Precordial catch syndrome (PCS), also known as a “stitch in the side” is a non-threatening condition that causes chest and/or back pain that resembles a heart attack (Cincinnati’s Children Hospital, 2013). In fact, the chest pain is so similar to a heart attack that some people panic and seek emergency treatment. In some cases, PCS causes a feeling of popping and/or cracking in the chest when the individual inhales and exhales. The pain can last from a few seconds to 40 minutes, but it usually only lasts for a few minutes. The pain is located in the precordium, which is the external surface of the body covering the heart and lower chest area.
Relief tends to occur when the individual breathes deeply for several minutes. PCS normally improves fairly quickly with little or no treatment. This condition was first introduced in 1955 by Miller and Texidor (Gumbiner, 2003). Miller and ten other patients were reportedly the first individuals to experience the syndrome. By the late 1970s, approximately forty-five patients had developed the condition. PCS is more common in children, adolescents and teens than adults.
Individuals with PCS may experience symptoms once or twice a week. In addition, they may notice that the precordial pain worsens when lying down and/or resting. Moreover, research suggests that individuals who have a sedentary lifestyle have a higher risk of developing this syndrome.
According to child physicians, Dr. Richard A. Polin & Dr. Mark F. Ditmar (2011), the following common symptoms are indicative of precordial catch syndrome:
In addition, the following rare symptoms are indicative of precordial catch syndrome:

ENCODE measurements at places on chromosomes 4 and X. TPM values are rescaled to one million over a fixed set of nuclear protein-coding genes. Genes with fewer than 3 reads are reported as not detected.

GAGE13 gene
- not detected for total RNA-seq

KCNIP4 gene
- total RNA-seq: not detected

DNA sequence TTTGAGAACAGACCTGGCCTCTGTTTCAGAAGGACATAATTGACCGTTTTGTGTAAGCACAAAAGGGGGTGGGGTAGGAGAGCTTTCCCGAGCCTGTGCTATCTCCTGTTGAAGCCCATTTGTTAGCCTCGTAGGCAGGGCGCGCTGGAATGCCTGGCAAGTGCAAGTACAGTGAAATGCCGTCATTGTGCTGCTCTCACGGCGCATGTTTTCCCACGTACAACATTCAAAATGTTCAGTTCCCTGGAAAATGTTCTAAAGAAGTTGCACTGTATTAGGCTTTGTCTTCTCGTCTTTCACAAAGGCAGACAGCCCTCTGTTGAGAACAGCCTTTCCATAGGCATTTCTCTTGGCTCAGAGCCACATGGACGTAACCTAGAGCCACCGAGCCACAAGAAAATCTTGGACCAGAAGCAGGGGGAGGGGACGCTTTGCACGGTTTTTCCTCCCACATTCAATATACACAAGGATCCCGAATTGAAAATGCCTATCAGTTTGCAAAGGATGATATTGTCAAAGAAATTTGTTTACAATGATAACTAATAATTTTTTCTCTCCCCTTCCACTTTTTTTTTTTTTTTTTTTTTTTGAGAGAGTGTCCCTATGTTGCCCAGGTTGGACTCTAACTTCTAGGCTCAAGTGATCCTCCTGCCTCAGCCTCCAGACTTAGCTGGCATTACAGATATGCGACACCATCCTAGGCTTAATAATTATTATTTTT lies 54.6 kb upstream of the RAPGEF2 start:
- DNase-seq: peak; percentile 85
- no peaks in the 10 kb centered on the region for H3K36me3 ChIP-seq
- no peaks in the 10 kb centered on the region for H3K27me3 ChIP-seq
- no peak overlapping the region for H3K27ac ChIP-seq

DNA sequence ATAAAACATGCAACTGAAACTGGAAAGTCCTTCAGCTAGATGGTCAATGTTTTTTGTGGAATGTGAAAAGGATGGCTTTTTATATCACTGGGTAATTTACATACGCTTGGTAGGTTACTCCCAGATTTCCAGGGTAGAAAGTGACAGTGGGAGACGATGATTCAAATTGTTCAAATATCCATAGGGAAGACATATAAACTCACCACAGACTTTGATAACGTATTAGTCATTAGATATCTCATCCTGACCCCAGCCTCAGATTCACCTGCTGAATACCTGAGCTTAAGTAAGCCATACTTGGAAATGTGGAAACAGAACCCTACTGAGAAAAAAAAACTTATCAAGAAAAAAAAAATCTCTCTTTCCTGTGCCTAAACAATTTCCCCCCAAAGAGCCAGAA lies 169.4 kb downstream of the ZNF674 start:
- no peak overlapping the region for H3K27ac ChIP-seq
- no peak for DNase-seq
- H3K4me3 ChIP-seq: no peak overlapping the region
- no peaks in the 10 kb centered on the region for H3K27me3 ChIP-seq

According to Dr. Carl H. Gumbiner (2003), the exact cause of precordial catch syndrome is unknown at this time, but lung and/or nerve problems may play a role in its development and progression. Although many physicians believe that PCS pain originates in a part of the lungs called the parietal pleura, others believe that the pain actually occur as a result of intercostal muscle spasms (Gumbiner, 2003). The intercostal muscles are located between the ribs.
If the syndrome is caused by muscle spasms, then the chest pain subsides once the muscles have relaxed. PCS is different than a heart attack because the pain does not actually involve the heart, although it may feel like it does. In addition, PCS may occur as a result of a pinched nerve. Moreover, some physicians believe that poor posture along with an active lifestyle can trigger PCS. As mentioned previously, research suggests that this condition is more prevalent in those who are inactive.
It is important to properly diagnose precordial catch syndrome so as not to instill anxiety and insecurity in patients and/or their loved ones. The patient needs to be reassured that PCS is a real syndrome that can successful be treated. In fact, PCS is virtually harmless, unless associated with other medical conditions and/or syndromes. Patients and family members can gain a wealth of information on PCS from educational pamphlets and health screenings.
Physicians can identify precordial catch syndrome through the following diagnostic methods:
Medications may be ineffective for relieving precordial chest pain because the symptoms only persist for a maximum of 3 to 4 minutes. When the condition is diagnosed correctly, the anxiety subsides and the pain leaves. Precordial chest pain rarely interferes with daily functions.
Precordial catch syndrome can be treated in the following ways:
Precordial catch syndrome occurs more frequently in those who are stationary and/or adhere to a sedentary lifestyle, so the best prevention is to increase activity by exercising, participating in sports and/or engaging in a healthier lifestyle. It is important to remember that PCS is a temporary condition, in which symptoms quickly appear and disappear. Panicking only prolongs the condition, so it is important to keep stress at a low level.
Cincinnati Children’s Hospital. (2013). Chest pain. Retrieved from http://www.cincinnatichildrens.org/health/c/chest/
Gumbiner, C. H. (2003). Precordial catch syndrome, Southern Medical Journal, 96(1), 38-41
Polin, R. A. & Ditmar, M. F. (2010). Pediatric secrets (5th ed.). Canada: Mosby